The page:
4 Songs, 14 Minutes

EDITORS’ NOTES

Just in time to commemorate their 10-year anniversary as a band, The Kills’ 2012 EP The Last Goodbye opens on a dirge of a title track with Alison Mosshart singing over an antique parlor piano and distant string accompaniment. Rather than taking her normal demure approach, she really leans into this one, displaying equal parts emotion and restraint. A cover of The Velvet Underground’s “Pale Blue Eyes” brings Mosshart back to her signature aloof singing style, which fits perfectly with Lou Reed’s original intent. Jamie Hince perfectly nails the dirty-toned vintage guitar distortion, and the drumming mirrors Moe Tucker’s cymbal-free style of bombastic percussion. A spare cover of Ken Darby and Lionel Newman’s “One Silver Dollar” (originally sung by Marilyn Monroe in the 1954 western River of No Return) keeps close to the original recording’s simple structure of one Spanish-flavored acoustic guitar and one sultry chanteuse. The Kills close on a similarly minimal rendition of Willie Nelson’s standard “Crazy.” Mosshart’s subtly raspy voice sounds perfectly suited for this song.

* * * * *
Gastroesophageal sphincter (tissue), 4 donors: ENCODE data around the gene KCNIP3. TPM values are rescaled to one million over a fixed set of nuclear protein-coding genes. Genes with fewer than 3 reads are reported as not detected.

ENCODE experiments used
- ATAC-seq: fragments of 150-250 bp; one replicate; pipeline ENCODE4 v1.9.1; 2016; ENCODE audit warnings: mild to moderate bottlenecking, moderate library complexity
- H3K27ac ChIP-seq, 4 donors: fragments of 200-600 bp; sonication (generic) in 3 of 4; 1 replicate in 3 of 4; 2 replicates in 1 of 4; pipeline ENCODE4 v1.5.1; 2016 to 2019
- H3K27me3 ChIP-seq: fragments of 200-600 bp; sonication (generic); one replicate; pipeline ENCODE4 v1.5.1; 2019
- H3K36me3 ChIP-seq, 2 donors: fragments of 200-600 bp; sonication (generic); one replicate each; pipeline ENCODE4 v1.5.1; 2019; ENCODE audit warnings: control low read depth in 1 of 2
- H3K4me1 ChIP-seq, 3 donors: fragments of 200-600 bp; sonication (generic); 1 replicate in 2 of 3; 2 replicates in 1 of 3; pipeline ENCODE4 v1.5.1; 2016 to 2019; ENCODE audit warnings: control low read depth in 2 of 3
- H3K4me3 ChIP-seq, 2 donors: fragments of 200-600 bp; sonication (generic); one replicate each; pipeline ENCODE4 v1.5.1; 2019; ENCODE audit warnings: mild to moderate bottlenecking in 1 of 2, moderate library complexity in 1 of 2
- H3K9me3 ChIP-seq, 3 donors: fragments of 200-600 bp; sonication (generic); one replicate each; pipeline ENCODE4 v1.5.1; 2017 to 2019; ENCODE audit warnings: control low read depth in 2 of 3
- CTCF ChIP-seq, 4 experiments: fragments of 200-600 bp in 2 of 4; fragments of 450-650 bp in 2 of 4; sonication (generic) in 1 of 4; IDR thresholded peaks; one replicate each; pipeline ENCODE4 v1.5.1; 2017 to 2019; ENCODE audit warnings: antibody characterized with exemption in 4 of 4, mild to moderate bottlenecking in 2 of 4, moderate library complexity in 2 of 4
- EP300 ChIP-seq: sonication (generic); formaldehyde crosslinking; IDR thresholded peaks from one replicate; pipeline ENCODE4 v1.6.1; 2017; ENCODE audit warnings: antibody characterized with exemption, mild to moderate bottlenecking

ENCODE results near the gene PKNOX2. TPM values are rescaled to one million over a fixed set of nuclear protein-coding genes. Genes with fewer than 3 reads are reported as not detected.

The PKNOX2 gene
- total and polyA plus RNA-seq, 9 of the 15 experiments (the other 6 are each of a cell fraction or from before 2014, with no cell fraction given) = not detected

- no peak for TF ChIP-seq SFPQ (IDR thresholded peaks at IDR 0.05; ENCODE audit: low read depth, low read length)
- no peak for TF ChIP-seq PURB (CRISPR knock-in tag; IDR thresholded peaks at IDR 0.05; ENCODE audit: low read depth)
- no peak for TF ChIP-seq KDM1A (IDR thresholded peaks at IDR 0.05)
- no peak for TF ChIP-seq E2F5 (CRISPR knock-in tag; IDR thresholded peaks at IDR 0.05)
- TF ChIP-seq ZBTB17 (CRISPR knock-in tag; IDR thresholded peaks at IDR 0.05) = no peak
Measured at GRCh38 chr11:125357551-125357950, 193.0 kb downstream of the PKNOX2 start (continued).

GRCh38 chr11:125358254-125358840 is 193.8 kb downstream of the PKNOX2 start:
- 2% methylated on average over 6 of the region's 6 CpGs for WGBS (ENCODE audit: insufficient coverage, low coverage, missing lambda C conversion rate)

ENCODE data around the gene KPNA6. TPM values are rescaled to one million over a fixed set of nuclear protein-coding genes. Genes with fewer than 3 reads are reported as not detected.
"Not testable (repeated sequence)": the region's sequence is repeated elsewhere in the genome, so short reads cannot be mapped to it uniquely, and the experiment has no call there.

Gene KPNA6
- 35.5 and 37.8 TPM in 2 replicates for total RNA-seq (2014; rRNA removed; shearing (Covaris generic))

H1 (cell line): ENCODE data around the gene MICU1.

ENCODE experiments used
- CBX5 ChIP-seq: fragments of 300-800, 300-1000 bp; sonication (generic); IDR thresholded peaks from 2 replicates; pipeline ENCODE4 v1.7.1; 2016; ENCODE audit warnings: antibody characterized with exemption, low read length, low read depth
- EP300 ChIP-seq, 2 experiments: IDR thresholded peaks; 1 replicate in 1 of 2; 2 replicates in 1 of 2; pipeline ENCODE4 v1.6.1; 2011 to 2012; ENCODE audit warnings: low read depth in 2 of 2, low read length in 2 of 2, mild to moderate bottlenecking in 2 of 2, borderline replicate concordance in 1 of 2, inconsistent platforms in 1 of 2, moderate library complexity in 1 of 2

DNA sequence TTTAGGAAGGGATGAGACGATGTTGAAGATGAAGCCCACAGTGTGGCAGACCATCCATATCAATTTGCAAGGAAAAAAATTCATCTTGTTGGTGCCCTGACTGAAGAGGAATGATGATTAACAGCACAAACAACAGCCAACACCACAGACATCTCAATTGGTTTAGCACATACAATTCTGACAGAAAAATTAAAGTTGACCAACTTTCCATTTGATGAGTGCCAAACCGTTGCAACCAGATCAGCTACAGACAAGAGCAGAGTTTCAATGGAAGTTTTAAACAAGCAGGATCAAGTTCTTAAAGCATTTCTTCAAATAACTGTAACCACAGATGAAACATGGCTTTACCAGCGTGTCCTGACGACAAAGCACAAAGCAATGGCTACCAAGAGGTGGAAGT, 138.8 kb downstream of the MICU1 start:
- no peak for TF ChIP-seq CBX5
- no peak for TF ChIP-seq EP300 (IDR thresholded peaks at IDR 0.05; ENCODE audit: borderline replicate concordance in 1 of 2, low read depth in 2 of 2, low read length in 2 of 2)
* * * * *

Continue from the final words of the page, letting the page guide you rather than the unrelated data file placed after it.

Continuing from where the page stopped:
EDITORS’ NOTES

Just in time to commemorate their 10-year anniversary as a band, The Kills’ 2012 EP The Last Goodbye opens on a dirge of a title track with Alison Mosshart singing over an antique parlor piano and distant string accompaniment. Rather than taking her normal demure approach, she really leans into this one, displaying equal parts emotion and restraint. A cover of The Velvet Underground’s “Pale Blue Eyes” brings Mosshart back to her signature aloof singing style, which fits perfectly with Lou Reed’s original intent. Jamie Hince perfectly nails the dirty-toned vintage guitar distortion, and the drumming mirrors Moe Tucker’s cymbal-free style of bombastic percussion. A spare cover of Ken Darby and Lionel Newman’s “One Silver Dollar” (originally sung by Marilyn Monroe in the 1954 western River of No Return) keeps close to the original recording’s simple structure of one Spanish-flavored acoustic guitar and one sultry chanteuse. The Kills close on a similarly minimal rendition of Willie Nelson’s standard “Crazy.” Mosshart’s subtly raspy voice sounds perfectly suited for this song.

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